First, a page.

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A SONG FOR ELLA GREY, the new novel from Skellig author David Almond, draws on the myth of Orpheus and Eurydice to spins a poignant story of music and joy, of hope and tragic love.
The story is recited by Claire, who has lost her best friend Ella Grey to the mysterious Orpheus, an enigmatic wanderer and musician. From the moment she meets Orpheus, Ella Grey knows she has always been destined to love him but, as their all-consuming love plays out, tragedy strikes.
We spoke to David Almond about A Song for Ella Grey which is set, like many of his previous novels, in the landscape of the North East.
Q: Why did you want to write a book that draws on the myth of Orpheus and Eurydice?
A: It's a story that's haunted me and so many people, it's such a powerful story and it's one that I've touched on for years and it's in many of my books.
When I finished writing The Tightrope Walkers, which was published in July, the myth just came back to me and grabbed me and it seemed time to do it. I started reading around it and making notes. Everything seemed to fall into place, that it needed be set in Tyneside in Newcastle which is my home town, and to be about contemporary teenagers. It all seemed to be a perfect fit.
Q: What was it like to write a story where you already know the ending?
A: When I began writing, it fell into place that my story would be the sum of the many different versions of the Orpheus myth and that gave me a structure. Most of my books grow organically but with this one I had a set pattern; Euridice will die, Orpheus will try to bring her back, and then Orpheus will die. Once I accepted that, the things that happened seemed to make it happen like that.
It does sometimes feel that some stories are destined to follow a pattern from the start, while with others the challenge is to find the pattern that is already there.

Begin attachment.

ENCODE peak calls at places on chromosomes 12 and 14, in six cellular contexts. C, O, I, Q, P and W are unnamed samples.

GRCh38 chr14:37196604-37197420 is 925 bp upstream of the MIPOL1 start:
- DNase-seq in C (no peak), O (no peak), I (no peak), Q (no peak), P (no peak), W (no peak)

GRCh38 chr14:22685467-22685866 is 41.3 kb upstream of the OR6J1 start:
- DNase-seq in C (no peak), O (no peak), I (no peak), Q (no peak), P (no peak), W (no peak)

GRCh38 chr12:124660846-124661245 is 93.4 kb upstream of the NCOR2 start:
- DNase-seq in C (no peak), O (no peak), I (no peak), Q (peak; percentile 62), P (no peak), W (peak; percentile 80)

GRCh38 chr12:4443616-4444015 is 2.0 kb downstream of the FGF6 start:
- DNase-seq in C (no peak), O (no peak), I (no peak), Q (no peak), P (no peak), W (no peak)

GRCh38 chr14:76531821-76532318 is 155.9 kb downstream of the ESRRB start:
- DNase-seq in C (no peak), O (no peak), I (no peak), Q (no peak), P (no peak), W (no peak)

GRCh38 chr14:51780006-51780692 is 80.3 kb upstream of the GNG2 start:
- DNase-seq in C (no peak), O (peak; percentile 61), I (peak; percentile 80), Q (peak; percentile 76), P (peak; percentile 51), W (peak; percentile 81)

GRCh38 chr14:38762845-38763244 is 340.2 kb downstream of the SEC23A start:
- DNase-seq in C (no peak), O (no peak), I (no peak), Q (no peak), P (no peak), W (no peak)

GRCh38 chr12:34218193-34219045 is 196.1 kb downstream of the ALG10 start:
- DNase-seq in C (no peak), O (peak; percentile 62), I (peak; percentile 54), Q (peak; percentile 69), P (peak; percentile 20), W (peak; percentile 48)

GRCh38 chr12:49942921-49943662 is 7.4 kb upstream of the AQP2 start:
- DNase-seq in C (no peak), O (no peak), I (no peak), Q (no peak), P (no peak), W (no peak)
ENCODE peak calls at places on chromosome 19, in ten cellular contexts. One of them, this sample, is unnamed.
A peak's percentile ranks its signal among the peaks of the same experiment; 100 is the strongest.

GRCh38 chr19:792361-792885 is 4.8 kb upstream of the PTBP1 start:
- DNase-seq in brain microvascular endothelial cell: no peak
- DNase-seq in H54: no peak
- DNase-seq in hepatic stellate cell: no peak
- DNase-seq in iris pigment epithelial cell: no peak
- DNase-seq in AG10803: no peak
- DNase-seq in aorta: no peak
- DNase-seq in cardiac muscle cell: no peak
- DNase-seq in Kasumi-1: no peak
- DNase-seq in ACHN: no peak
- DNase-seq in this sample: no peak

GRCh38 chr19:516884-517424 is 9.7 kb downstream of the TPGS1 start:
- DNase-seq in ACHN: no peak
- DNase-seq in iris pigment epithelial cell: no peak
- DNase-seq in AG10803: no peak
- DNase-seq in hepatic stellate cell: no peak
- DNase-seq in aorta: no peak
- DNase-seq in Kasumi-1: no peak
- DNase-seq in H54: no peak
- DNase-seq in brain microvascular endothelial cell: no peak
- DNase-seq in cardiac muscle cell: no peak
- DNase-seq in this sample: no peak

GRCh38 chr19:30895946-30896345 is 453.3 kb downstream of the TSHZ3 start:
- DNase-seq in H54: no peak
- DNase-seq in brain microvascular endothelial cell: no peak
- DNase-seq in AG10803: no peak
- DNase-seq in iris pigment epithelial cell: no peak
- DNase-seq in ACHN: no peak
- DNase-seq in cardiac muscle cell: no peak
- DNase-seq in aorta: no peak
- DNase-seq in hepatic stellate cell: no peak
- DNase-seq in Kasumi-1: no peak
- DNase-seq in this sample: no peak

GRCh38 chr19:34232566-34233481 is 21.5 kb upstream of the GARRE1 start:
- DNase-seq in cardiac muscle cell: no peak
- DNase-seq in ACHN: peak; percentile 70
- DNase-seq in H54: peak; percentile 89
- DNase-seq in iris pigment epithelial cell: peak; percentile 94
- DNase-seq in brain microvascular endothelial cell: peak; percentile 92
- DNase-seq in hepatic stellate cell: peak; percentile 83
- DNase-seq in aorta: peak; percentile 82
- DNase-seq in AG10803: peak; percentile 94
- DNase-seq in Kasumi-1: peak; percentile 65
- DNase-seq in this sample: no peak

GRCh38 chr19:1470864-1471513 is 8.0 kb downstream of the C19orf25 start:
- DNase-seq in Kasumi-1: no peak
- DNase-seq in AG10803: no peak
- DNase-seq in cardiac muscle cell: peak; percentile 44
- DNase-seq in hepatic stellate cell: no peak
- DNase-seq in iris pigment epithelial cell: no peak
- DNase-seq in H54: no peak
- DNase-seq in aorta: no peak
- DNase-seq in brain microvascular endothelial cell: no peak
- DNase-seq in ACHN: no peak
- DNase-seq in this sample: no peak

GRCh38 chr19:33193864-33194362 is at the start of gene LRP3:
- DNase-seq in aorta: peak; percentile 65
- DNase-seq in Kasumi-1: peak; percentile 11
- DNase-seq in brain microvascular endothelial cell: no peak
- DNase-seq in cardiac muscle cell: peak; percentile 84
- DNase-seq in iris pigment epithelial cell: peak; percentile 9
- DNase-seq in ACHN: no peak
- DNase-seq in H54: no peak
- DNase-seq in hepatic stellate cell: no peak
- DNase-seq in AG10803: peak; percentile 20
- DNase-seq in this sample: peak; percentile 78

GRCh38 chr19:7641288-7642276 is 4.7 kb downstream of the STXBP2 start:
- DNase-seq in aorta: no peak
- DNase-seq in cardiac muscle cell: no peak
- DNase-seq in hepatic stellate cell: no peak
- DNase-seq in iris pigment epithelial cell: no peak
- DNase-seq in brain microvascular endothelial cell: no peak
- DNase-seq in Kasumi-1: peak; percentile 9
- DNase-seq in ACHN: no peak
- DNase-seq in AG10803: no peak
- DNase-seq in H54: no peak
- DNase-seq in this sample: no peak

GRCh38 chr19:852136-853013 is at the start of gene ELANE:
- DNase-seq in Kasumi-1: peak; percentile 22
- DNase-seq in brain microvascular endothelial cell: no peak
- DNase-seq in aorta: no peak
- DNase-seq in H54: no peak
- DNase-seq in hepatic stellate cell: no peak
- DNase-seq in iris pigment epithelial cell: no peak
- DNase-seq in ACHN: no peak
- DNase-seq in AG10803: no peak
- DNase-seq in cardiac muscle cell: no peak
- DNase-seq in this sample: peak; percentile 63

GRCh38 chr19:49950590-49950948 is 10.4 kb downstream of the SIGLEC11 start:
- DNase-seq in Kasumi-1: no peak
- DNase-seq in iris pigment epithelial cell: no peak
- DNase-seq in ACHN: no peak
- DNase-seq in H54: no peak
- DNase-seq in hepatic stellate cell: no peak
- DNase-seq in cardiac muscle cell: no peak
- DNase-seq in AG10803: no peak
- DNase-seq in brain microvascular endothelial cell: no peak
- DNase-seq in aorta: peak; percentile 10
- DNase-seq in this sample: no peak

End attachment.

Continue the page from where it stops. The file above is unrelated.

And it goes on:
Destiny is interesting to work with as a writer. In a couple of short stories I have written where I have explored destiny, the writer is there to allow the pre-destiny of the story to take place; you allow someone to do something and let them move in that direction. In other stories, you’re aware of creating a structure for the story to happen within. And sometimes you’re there with the story and it’s telling itself through you.
Q: So did you almost have to let this story write itself?
A: Once I started it seemed to have its own strength, not that it wrote itself but there seemed to be a natural rhythm to it. You hear authors say that there is a flow to writing, a kind of letting go, and I've also read that about performance – how in the best moments, there’s something Orphic about music and also art, there is something that can come through us, something meta-human.
Q: The book is probably your most lyrical to date. Did you feel you were writing a song, rather than a novel?
A: I wanted that sense of finding a voice that is the song of life; in the best moments in the book, it will sound like music. I'm very aware of the relationship between words and music, novels and opera. This book was an opportunity to explore that relationship and I let that move the book into existence.